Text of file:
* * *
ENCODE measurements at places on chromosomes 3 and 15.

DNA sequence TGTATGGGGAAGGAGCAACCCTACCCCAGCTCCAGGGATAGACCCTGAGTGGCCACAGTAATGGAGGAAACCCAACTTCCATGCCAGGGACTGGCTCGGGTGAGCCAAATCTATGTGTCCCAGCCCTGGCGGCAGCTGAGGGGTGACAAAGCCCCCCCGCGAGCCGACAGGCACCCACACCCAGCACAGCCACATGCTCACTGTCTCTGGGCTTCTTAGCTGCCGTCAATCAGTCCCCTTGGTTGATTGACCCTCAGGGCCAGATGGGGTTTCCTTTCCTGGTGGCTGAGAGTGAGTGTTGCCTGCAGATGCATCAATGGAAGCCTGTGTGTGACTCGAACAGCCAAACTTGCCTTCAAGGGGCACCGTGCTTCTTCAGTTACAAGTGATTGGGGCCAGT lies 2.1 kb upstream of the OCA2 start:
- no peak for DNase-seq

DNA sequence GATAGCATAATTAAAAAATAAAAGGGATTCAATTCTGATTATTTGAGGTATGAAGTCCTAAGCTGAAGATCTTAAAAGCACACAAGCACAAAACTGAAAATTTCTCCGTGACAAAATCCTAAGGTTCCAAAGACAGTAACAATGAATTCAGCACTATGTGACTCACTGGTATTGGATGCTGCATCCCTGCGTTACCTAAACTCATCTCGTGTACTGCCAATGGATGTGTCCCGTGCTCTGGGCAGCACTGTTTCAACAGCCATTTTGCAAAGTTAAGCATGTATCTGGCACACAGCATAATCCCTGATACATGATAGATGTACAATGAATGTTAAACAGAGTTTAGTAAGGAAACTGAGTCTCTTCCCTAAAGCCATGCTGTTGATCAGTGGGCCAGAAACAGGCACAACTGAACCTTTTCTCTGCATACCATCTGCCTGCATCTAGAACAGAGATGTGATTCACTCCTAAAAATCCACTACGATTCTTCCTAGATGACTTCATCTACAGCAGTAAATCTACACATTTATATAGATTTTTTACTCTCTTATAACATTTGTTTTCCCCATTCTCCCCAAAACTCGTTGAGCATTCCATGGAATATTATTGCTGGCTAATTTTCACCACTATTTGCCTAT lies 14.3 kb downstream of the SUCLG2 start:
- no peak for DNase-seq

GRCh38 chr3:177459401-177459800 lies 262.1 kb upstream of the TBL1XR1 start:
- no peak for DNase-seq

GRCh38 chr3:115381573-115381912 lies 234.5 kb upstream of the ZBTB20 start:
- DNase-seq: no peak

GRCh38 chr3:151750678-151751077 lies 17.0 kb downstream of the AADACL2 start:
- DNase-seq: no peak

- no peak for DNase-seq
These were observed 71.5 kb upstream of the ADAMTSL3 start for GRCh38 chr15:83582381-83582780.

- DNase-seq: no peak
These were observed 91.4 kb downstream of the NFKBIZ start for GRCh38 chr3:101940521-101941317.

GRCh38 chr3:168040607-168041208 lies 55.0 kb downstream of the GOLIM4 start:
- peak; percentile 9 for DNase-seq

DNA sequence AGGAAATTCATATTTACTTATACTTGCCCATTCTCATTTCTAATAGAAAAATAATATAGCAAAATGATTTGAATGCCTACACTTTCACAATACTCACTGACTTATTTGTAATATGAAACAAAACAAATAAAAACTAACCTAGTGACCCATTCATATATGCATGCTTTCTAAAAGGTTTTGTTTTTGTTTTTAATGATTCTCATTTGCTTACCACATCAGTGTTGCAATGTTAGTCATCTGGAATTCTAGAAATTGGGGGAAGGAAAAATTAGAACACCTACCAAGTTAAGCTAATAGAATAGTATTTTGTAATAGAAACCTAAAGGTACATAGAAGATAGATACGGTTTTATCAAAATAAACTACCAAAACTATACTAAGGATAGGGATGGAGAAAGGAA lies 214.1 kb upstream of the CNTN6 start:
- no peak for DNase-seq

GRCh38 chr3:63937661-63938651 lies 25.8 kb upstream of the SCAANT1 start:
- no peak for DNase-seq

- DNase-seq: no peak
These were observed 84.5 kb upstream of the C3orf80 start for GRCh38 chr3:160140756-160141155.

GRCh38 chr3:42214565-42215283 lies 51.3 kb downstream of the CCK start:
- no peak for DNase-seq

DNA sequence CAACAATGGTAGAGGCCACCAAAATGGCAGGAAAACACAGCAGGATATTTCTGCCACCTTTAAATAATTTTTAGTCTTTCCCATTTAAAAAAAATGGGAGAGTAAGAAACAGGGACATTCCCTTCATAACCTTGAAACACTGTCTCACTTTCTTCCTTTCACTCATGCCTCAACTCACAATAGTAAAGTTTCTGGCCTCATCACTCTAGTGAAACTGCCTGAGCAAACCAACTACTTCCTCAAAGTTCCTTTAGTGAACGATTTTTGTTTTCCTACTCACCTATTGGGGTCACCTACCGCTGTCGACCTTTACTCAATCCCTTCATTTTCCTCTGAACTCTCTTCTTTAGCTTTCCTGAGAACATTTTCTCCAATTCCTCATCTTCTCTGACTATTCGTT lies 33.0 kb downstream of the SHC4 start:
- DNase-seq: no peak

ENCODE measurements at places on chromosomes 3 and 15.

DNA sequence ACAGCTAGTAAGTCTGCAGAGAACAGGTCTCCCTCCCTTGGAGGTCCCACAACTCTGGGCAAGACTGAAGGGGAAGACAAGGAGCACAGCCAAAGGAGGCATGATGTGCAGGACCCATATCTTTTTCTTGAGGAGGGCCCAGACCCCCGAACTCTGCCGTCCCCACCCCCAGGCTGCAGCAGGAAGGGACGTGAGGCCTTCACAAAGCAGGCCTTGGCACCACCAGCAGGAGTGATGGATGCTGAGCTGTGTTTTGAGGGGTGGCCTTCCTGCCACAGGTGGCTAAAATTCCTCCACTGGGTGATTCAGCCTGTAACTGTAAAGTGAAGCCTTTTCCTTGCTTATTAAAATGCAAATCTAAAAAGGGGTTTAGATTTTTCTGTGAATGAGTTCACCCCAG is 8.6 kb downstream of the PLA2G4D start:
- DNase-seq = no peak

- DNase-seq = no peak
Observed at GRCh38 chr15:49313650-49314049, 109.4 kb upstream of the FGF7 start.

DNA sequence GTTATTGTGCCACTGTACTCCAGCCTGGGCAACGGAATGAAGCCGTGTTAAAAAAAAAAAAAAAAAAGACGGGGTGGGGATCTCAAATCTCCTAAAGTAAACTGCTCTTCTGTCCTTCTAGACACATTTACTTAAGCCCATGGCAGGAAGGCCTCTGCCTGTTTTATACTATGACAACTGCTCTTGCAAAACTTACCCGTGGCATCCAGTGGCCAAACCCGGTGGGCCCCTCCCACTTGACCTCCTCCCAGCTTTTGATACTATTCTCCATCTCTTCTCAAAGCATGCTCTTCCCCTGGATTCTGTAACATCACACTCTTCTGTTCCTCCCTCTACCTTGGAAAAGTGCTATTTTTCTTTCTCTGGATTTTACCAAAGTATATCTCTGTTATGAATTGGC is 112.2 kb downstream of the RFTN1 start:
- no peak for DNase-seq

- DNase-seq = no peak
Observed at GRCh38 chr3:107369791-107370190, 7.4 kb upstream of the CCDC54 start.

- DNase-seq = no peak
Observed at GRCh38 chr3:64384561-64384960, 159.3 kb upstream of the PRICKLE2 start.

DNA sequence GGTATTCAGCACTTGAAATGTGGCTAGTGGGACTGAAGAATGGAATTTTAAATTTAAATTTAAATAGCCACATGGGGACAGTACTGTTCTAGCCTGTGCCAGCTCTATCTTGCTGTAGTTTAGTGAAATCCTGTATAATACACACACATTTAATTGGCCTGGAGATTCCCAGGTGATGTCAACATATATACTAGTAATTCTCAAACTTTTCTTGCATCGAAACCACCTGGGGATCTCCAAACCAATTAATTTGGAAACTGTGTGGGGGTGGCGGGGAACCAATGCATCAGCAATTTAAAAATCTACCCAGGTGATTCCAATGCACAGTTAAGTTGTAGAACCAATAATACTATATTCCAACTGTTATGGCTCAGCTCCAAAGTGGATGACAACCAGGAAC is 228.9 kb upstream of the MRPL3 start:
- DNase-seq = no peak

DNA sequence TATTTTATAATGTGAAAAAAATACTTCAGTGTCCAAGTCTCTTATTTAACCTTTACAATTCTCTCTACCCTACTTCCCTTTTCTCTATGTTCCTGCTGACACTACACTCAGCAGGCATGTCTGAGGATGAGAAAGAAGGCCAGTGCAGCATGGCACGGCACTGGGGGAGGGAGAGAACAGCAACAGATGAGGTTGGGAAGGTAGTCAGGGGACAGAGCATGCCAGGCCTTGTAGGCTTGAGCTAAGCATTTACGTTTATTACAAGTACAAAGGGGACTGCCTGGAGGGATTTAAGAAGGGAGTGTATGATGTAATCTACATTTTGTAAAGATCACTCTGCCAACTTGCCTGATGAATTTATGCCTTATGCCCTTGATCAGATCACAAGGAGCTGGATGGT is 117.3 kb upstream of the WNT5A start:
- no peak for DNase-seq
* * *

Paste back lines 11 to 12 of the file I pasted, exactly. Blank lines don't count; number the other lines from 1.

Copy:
- DNase-seq: no peak

- no peak for DNase-seq